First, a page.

Tongue: A Novel [NOOK Book]

Overview


Emotionally raw and emphatically sensual, Tongue is the story of the demise of an obsessive romance, and a woman's culinary journey toward self-restoration and revenge. When her boyfriend of seven years leaves her for another woman, the celebrated young chef Jung Ji-won shuts down the cooking school she ran from their home and sinks into deep depression, losing her will to cook, her desire to eat, and even her ability to taste. Returning to the kitchen of the Italian restaurant where her career first began, she ...
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Tongue: A Novel

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Overview


Emotionally raw and emphatically sensual, Tongue is the story of the demise of an obsessive romance, and a woman's culinary journey toward self-restoration and revenge. When her boyfriend of seven years leaves her for another woman, the celebrated young chef Jung Ji-won shuts down the cooking school she ran from their home and sinks into deep depression, losing her will to cook, her desire to eat, and even her ability to taste. Returning to the kitchen of the Italian restaurant where her career first began, she slowly rebuilds her life, rediscovering her appreciation of food, both as nourishment and as sensual pleasure. She also starts to devise a plan for a final, vengeful act of culinary seduction.

Tongue is a voluptuous, intimate story of a gourmet relying on her food-centric worldview to emerge from heartbreak, a mesmerizing, delicately plotted novel at once shocking and profoundly familiar.
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Editorial Reviews

Alison McCulloch
Food is a well-traveled literary metaphor, but here, in a translation by Chi-Young Kim, Jo does marvelous and disturbing things with it, serving up dishes rich with a variety of feelings.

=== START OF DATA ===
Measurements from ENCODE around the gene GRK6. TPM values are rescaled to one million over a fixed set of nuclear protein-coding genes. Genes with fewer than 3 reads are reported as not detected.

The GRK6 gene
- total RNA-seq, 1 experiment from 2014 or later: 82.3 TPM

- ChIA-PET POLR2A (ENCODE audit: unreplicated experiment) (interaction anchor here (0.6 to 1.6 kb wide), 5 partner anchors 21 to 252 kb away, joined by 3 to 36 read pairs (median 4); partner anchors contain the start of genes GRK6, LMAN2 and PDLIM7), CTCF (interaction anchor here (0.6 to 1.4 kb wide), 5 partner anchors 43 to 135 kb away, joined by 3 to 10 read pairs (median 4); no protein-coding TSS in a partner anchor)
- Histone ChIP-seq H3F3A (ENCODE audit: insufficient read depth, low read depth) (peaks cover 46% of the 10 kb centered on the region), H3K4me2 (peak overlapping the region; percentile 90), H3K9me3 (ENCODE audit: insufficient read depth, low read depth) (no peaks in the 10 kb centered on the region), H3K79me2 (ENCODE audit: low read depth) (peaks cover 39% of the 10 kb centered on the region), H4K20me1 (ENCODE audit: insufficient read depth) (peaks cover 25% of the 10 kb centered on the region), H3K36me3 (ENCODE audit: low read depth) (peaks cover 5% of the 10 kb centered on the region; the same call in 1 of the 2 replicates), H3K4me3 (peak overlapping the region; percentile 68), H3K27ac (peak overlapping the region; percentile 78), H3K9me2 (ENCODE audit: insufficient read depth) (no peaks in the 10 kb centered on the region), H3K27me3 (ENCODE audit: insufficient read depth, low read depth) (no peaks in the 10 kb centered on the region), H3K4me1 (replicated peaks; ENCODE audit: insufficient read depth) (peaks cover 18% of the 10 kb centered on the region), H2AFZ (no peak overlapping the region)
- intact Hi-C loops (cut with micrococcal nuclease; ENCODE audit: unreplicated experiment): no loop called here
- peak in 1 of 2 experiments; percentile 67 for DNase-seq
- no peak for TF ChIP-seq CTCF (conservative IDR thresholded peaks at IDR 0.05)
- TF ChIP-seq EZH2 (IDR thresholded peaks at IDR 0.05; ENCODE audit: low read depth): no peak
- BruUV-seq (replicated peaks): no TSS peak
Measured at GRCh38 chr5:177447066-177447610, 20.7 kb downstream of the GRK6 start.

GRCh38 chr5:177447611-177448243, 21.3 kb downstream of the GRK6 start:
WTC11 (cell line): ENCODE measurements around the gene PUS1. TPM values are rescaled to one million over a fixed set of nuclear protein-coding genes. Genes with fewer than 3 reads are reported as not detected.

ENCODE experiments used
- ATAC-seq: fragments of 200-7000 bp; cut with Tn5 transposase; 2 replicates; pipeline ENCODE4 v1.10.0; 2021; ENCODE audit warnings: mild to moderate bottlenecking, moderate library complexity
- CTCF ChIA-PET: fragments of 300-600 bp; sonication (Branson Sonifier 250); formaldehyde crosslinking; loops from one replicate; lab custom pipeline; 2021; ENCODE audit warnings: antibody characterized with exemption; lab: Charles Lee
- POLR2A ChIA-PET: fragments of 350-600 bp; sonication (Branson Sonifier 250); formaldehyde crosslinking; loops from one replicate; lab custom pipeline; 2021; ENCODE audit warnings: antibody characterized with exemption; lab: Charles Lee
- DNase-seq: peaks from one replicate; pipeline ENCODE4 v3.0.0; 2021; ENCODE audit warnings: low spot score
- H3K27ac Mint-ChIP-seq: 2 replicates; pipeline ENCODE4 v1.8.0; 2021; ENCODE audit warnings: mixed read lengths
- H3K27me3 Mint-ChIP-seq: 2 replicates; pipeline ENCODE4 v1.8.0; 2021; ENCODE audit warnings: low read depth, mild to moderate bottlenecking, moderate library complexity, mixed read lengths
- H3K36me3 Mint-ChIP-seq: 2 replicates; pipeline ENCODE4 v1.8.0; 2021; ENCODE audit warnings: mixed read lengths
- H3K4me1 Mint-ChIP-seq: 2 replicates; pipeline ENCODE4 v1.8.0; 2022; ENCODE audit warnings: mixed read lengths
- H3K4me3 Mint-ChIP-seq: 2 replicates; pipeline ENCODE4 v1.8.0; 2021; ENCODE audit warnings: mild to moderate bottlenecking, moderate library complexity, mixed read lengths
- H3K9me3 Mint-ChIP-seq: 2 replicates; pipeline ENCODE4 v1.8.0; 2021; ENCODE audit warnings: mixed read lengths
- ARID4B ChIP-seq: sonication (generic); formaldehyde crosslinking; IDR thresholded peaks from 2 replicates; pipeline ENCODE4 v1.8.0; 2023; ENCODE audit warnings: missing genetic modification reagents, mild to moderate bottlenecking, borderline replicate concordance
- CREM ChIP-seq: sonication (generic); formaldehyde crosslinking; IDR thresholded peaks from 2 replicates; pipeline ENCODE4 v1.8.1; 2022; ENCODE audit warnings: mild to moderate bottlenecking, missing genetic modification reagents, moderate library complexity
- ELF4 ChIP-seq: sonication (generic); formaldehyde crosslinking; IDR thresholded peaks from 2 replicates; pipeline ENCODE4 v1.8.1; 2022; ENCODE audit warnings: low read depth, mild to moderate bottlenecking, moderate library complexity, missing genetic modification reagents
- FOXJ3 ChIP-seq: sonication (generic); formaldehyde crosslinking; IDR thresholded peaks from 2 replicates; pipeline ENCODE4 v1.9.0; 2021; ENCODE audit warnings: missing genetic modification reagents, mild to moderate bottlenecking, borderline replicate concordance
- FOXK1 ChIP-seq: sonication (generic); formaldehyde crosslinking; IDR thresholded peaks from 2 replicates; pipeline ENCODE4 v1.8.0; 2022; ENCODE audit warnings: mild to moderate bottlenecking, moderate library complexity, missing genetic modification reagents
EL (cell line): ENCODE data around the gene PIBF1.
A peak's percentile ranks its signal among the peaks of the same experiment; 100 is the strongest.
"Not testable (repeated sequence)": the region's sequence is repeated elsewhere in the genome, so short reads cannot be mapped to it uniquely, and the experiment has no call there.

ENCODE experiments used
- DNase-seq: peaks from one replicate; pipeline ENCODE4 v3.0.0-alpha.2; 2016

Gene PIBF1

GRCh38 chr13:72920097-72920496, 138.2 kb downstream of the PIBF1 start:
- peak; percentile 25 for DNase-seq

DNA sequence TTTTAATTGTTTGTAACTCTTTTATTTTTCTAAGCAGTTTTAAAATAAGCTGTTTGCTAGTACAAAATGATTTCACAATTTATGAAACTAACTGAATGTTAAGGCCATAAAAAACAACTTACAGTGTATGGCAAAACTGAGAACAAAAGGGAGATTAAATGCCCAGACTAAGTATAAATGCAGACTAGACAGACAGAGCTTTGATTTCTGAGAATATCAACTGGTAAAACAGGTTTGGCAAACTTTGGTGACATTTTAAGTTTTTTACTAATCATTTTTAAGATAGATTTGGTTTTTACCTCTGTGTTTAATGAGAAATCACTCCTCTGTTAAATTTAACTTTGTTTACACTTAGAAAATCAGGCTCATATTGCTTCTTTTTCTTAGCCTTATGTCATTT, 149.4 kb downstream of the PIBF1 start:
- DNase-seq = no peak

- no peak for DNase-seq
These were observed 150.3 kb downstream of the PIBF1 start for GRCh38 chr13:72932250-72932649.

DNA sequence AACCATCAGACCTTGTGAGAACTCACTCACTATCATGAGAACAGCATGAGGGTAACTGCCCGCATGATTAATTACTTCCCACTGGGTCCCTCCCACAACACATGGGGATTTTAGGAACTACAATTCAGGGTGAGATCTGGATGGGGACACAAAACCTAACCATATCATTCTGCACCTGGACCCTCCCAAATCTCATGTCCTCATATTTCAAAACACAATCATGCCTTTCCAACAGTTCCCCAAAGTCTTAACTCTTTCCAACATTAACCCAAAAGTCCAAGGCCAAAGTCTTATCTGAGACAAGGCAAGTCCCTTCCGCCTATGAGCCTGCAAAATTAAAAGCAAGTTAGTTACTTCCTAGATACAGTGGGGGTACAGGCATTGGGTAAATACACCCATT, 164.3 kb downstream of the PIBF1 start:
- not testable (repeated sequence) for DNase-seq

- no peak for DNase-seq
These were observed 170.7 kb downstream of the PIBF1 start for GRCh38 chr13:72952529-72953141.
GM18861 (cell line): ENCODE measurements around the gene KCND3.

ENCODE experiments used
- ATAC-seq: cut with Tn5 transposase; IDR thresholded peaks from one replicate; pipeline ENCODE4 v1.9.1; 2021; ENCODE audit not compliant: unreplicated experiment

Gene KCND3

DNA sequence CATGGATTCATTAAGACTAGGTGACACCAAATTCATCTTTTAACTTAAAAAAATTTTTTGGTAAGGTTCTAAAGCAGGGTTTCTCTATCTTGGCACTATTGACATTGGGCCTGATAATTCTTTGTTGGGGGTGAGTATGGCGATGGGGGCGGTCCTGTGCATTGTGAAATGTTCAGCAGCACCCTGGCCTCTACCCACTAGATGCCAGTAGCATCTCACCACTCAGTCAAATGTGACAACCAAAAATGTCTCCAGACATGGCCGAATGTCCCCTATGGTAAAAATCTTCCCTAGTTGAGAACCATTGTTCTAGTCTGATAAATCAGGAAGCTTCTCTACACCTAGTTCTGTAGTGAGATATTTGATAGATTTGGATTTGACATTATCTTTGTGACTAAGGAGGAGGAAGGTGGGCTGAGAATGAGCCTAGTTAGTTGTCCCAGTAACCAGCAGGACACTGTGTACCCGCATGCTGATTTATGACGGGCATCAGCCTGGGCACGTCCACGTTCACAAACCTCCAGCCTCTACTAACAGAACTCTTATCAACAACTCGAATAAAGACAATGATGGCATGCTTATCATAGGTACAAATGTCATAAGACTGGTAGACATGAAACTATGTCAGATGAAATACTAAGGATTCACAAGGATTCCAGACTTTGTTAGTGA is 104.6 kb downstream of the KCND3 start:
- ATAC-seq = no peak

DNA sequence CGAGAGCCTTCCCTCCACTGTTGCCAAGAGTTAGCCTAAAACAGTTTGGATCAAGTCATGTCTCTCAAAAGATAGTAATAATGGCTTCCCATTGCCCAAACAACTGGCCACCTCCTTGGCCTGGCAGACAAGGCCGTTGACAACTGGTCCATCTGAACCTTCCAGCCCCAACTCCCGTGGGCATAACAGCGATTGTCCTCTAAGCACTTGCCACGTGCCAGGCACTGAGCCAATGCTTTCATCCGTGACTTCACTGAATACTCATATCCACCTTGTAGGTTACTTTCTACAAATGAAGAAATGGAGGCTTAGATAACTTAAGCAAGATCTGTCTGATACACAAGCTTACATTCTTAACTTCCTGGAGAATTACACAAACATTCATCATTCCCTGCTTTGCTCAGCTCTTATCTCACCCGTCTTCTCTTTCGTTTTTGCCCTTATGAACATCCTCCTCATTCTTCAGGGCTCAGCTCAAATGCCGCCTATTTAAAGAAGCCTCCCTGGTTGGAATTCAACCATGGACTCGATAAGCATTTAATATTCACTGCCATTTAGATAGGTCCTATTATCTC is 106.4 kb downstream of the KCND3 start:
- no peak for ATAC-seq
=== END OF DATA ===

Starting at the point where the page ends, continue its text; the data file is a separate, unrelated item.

—The New York Times
Publishers Weekly

In this plodding, reflective novel, bestselling Korean author Jo's first to be translated into English, a young cook spurned in love works her way out of a depressed stupor and up to an implausible, violent act of revenge. Talented cook Jeong Ji-won and her longtime boyfriend, Han Seok-Ju, run a cooking school together, but after he leaves her for an ex-model, Ji-won falls into a funk and returns to the kitchen at Nove, an Italian restaurant where she had previously worked. There, she gradually restores her confidence in life and with a knife. But circumstances surrounding the death of Seok-Ju's dog lead Ji-won to commit a puzzling and violent act of revenge. The narrative's heavy reliance on reminiscing and ruminations about food shortchanges character development; particularly troubling is how little is revealed about Seok-Ju (we do know, however, that he likes steak), so Ji-won's reasons for wanting him back feel hollow and make her grotesque revenge plan tough to swallow. There's more fat than meat on this one. (July)

Copyright © Reed Business Information, a division of Reed Elsevier Inc. All rights reserved.
Kirkus Reviews